Christmas Shopping for the Company

The Christmas markets have been in full swing for three weeks now. With eight trips under my belt; one could say I’ve been taking full advantage of the season.
It amazes me how much time Germans spend out of doors. Weather is, absolutely, not a factor. I am outside all of the time; for long periods of time. It’s the only way to absorb the culture…and fresh air. It could be 10 degrees Celsius and raining; and there will still be crowds perched outside coffee shops enjoying a beverage (and perhaps a cigarette) at a table. They may be under a blanket; but that just makes the dedication even more apparent.
Luckily, I’ve got plenty of outdoor clothing. It is of the greatest necessity to always carry with you a hat, gloves, scarf and an umbrella. It doesn’t matter what month, day, or time of day it is; in Germany you must be prepared for it to be cold and/or rainy. Being the cold freak that I am; I also carry two sets of Hot Hands. Sometimes I need more than Glühwein to encourage my blood to continuously circulate. 
With Christmas less than 10 days away I’ve definitely begun to hear the phrase, “You’ve seen one Christmas market, then you’ve seen them all. While in general I find this opinion a bit boring, I also found a Christmas market this Sunday to put that opinion to shame. (Try to stay with me here.) I attended a two-day Christmas market at Gut Wolfgangshof (an old farm estate, in Anwanden, hosted by the Schloss Hexenagger group. The website is You might want to bookmark it for next year. 
This was not your typical Christmas market. Yes, they had Glühwein and Lebkuchen. Yes, they had chocolate and bratwurst. But they also had organic, farm raised, lamb sausage with a most fantastic paprika seasoning. (and I don’t even like lamb) They had lots of vendors from farms with fresh eggs, meats, pelts, preserves, jams, and jellies….so much of the land’s bounty. Yes, many vendors there were selling Christmas ornaments and candles. But the ornaments were hand carved and the candles hand-dipped beeswax. I am also in love with how the Germans have not let the simple traditions of craftsmanship fall to the wayside. There was even a blacksmith present. He was doing demonstrations, but also letting children practice as well. It was cool. Even better; there was a camel. You could ride it. I didn’t. Kids did.
Since the market was on a farm estate, the barn was full of crafters and vendors too. I found many beauty products I would have loved to purchase.There was a guy selling lotion made from potatoes (cool) and I couldn’t keep from tripping over millions of delicious smelling soaps. On the ground floor of the barn they had a exhibit of the traditional biscuit ornaments. The biscuits are hand made in molds, then baked, then painted. Here you could buy them and paint them yourself. I bought two, of course, but I brought them home to paint with my own paint. I’m going to give them to my neighbors and landlords as gifts. There were also many fabulous jewelers present at this market. My sights and senses were overwhelmed with all of the beautiful possibilities of jewelry. I always take jewelers’ business cards in hopes of contacting them and asking them to make me incredible buttons. Here, in Germany, I think I’m going to have great luck with that. The jewelers I have met so far seem quite personable and interested in custom work. For instance, wouldn’t it be awesome to have buttons from this artist?……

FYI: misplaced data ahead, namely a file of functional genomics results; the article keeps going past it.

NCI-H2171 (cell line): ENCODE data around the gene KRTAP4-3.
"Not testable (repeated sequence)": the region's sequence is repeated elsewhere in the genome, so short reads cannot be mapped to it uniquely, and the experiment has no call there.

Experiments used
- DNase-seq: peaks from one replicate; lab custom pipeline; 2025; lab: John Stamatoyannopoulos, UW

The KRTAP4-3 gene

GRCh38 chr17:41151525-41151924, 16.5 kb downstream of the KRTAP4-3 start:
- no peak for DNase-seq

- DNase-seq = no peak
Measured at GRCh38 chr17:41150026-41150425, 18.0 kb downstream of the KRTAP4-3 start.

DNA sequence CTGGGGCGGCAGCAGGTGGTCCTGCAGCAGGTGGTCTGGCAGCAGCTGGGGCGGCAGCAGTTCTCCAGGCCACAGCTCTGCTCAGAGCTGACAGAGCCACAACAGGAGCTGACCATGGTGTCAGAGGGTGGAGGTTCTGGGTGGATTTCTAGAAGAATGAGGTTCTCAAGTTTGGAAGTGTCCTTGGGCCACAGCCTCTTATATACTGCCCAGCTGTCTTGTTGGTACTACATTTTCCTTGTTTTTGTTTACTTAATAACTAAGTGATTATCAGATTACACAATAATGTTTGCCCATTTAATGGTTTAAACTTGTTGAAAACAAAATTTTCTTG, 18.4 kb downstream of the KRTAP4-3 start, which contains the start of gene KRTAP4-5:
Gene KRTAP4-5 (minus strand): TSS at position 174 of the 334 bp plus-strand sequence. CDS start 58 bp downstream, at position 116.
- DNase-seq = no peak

So what did I buy? Nothing for myself; I must admit. I bought more fur for Florida Scarf. I met these awesome dudes, from Leipzig. They traveled quite far with their outstanding collection. They had so many interesting, beautiful, high quality pieces. I wanted to buy them all. I chose to purchase the softest rabbit pelt I could find; just one. I don’t want to go overboard with any one style. Florida Scarf, in fur, has been a hit here in Europe though. Seeing how much time we are all spending outside; now I understand. Fur keeps you incredibly comfortable and warm.
I could ramble on about my enchanting Sunday afternoon, at the Magic Winter Market that was terribly gorgeous and enchanting, and cold, and rainy, and muddy; but you would get bored and fall asleep, and it would leave me no time to mention Saturday.
Saturday was another cold and rainy (typical) day in Germany. I rode the train to Nürnberg and went to the Winterkiosk ( at the Kunsthaus (Art House) across the street from the train station. It was three floors of handmade wares, repurposed clothing, vegan food, glühwein, recycling, books, and basically everything else for the modern hippie. It was fun; but with an extremely different flair than the market on Sunday. Saturday was fun, and funky. I am happy to report that I found some buttons for Flo Sca on Saturday. I am slowly building an army of supplies born and bred in Deutschland. 
After the Winterkiosk I made another stop at the Nuremberg Christmas market. (I couldn’t be in the city and not drop by) That place is crazy! On a Saturday. Crazy! In a good way. I really enjoy shopping once all of my normal Christmas shopping is over with. Like this weekend; the only people I bought things for were (technically me, but also for) Flo Sca customers…and I don’t even know them yet. This means there is no pressure, and I get to hang on to the items for a while. I will use them (myself) to make the scarf with, then they will be purchased. It’s like a double gift. Initially it makes me happy. Then, later, it makes another person happy.